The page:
Dr. James Dobson, Coming Home, Timeless Wisdom for Families, (Tyndale House Publishers, Wheaton; 1998), pp. 242-243
When my daughter, Danae, was a teenager, she came home one day and said, "Hey, Dad! There's a great new game out. I think you'll like it. It's called Monopoly." I just smiled.
We gathered the family together and set up the board. It didn't take the kids long to figure out that old Dad had played this game before. I soon owned all the best properties, including Boardwalk and Park Place. I even had Baltic and Mediterranean. My kids were squirming, and I was loving every minute of it.
About midnight I foreclosed on the last property and did a little victory dance. My family wasn't impressed. They went to bed and made me put the game away. As I began putting all of my money back in the box, a very empty feeling came over me. Everything that I had accumulated was gone. The excitement over riches was just an illusion. And then it occurred to me, Hey, this isn't just the game of Monopoly that has caught my attention; this is the game of life. You sweat and strain to get ahead, but then one day, after a little chest pain or a wrong change of lanes on the freeway, the game ends. It all goes back in the box. You leave this world just as naked as the day you came into it.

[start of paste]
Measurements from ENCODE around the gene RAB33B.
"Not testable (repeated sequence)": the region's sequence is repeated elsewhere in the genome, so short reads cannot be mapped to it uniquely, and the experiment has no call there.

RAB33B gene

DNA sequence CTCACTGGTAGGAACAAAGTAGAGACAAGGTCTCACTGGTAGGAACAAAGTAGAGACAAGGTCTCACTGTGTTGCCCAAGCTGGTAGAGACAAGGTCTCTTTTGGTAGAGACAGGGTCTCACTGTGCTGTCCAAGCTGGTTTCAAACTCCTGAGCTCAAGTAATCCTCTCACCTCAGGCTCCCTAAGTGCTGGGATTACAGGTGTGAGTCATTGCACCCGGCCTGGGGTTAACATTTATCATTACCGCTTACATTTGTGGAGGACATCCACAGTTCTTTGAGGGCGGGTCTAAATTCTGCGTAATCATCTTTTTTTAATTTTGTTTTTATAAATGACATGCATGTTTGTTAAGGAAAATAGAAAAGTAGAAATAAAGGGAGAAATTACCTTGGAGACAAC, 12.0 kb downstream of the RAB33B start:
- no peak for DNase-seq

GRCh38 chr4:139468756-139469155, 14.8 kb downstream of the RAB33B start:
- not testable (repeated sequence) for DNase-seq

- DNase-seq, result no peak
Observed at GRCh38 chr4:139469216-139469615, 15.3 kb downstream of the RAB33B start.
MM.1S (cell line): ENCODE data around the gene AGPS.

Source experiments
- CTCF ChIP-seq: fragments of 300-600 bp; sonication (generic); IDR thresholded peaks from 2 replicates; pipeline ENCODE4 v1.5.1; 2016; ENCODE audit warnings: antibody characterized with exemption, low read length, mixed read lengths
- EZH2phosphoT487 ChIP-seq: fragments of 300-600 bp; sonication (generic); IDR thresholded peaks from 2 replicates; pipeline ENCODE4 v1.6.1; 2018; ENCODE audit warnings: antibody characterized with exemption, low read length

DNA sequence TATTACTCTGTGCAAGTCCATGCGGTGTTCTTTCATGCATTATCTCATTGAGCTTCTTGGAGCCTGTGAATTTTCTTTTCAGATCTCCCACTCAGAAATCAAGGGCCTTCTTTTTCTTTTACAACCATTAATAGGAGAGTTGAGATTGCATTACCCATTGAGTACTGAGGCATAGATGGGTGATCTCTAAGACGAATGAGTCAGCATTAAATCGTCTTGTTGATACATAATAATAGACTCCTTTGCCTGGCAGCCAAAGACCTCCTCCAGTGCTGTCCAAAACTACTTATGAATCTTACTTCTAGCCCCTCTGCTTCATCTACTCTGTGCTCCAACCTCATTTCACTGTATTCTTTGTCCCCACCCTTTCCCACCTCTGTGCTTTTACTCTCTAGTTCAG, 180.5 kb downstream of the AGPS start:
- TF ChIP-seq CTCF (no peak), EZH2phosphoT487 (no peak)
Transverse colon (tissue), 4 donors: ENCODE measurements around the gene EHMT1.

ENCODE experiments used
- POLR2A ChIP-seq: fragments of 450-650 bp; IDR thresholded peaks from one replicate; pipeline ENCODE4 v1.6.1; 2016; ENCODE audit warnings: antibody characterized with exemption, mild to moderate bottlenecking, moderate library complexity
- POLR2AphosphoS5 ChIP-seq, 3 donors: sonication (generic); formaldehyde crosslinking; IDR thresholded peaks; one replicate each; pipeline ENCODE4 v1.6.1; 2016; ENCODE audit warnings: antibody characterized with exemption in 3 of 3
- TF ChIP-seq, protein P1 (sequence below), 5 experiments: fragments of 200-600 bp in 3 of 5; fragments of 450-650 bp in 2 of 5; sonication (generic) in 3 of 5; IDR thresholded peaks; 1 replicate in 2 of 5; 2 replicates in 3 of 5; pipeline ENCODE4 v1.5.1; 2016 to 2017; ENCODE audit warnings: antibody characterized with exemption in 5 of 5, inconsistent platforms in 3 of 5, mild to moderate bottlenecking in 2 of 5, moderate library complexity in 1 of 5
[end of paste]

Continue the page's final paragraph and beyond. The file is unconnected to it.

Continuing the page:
I once saw a bumper sticker that proclaimed, He who dies with the most toys wins. That's wrong. It should say, He who dies with the most toys dies anyway.